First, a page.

In the era before federal social-welfare programs, states and their individual counties had to do the job themselves. This effort is the focus of the Walla Walla County Welfare Department’s 1943 Annual Report to County Commissioners

The report starts by listing the employee names of the department’s administrative unit and those assigned to various facilities and programs. Aside from the administrative unit, the report lists the Stone Creek Sanitarium, the Blue Mountain sanitarium, the Medical Aid program, and the Old Age Assistance benefits program.

Department Administrator Bernard Kirby then provided the reader a brief narrative of the department’s activities in the past year — including a surprisingly detailed consideration of social and budgetary trends — and laid out the department’s budget and staffing requirements in the coming year. 

Kirby noted that the wartime economy led to shifting public assistance needs. High employment relieved some of the strain on the county for assistance to jobless men; Kirby noted the department had altered its emphasis to security for “the aged, for the blind, and for dependent children.” (pg. 5) He advised that the previous stigma attached to accepting public assistance “has largely vanished.” (pg. 5)

Kirby also commented on a substantial change in the way families took care of each other: “Many persons who are quite prosperous no longer feel any obligation to care for their dependent parents or other relatives…In fact our vocabulary has changed and clients, relatives, public officials, newspapers and sometimes welfare workers call the [public assistance] benefits ‘pensions.’” (pg. 5)

Kirby then shared a brief look at each of the programs administered by the Welfare Department. He noted that $5 out of every $6 spent by the department fell under the heading of Old Age Assistance. He further noted that there was a slight decline in the number of recipients during the two previous years — from 1,072 in 1942 to 1,069 in 1943. (Pg. 6) Children’s nutrition programs also saw a small decrease in recipients.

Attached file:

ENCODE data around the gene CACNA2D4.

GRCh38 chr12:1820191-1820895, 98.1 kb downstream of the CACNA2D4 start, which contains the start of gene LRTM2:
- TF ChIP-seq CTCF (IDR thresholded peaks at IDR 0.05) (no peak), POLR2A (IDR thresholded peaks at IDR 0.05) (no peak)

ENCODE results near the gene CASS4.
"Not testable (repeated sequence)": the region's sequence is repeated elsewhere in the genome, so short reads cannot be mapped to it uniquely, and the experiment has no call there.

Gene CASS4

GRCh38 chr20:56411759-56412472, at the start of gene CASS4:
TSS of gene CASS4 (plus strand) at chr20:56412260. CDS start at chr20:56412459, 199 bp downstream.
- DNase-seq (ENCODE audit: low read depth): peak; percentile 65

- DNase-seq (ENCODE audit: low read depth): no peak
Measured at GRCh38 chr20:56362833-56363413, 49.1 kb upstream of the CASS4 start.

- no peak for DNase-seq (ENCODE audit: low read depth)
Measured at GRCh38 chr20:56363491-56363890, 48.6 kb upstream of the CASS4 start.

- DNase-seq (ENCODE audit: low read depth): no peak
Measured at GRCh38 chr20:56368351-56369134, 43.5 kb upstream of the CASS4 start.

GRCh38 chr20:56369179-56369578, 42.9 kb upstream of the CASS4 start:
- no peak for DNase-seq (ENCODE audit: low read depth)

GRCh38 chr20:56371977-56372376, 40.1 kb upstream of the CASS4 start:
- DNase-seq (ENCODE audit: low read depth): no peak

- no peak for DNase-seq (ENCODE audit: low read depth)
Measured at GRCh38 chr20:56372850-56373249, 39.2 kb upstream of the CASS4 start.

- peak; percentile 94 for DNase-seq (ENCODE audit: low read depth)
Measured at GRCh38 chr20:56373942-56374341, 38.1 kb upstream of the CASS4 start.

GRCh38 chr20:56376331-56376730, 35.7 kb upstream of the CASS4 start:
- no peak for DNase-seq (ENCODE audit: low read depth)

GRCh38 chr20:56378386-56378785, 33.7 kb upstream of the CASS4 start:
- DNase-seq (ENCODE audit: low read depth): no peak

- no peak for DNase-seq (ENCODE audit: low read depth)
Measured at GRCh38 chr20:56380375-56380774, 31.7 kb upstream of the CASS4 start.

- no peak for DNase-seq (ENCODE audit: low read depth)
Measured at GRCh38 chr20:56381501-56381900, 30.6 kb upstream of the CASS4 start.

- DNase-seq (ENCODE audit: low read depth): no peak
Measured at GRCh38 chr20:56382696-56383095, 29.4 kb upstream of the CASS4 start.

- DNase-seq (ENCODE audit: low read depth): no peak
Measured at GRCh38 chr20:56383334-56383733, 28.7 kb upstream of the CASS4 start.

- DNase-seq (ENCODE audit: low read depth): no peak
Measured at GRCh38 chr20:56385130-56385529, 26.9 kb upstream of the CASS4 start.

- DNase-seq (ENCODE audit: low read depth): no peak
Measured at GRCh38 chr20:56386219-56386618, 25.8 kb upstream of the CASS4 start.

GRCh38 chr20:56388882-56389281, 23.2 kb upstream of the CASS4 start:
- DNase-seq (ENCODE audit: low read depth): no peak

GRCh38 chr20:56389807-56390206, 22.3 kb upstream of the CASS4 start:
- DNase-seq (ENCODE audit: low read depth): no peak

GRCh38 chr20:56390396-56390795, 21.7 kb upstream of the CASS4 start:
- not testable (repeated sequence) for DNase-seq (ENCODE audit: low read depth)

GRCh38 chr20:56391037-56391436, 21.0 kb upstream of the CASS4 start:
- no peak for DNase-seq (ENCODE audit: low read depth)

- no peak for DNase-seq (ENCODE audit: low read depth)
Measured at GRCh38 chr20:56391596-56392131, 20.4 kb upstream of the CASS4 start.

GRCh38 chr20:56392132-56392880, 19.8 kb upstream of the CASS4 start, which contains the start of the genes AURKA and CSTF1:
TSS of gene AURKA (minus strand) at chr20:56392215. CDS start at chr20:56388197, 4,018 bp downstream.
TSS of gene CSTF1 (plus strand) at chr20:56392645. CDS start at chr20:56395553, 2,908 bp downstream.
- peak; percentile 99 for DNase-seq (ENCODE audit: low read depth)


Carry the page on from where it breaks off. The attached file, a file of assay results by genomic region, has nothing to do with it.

Annual facilities reports from Stone Creek Sanitarium (the County Infirmary) and Blue Mountain Sanitarium (the County Tuberculosis hospital) were included in the report, as was a lament on the difficulty of staffing programs when better-paying jobs abounded in the war industries. 

Nearing the end of his narrative, Kirby wrote of the relatively new Social Security Act, passed in 1935, and its potential effect on the department. He hoped that the federal funding would match all county monies. “At present for example, state and/or county treasuries pay for all medical care given to recipients; approximately 70% of A.D.C. [Aid to Families with Dependent Children] costs.” (Pg. 22) Finally, in a series of graphs and pie charts, Kirby demonstrated the changing needs and sources of funding, with past budgets presented for comparison.

As a whole, the report presents a picture of a relatively small and rural county’s efforts to provide some sort of social safety net with only limited state financial assistance. It also tells the story of how urbanization and the massive economic turnaround of the war years after the Great Depression were changing the needs and the resources to meet those needs.

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The image up top shows Second Avenue, looking North from Alder Street in Walla Walla, Wash. Source: Washington State Archives – Digital Archives.

A division of the Office of the Secretary of State, Washington State Archives collects and preserves the state’s historical records and makes them available to the public, including government agencies, researchers, historians, and journalists. With branches in Bellevue, Bellingham, Cheney, Ellensburg, and Olympia, the State Archives offers access to records for research and records-management education and training for local and state agency staff.

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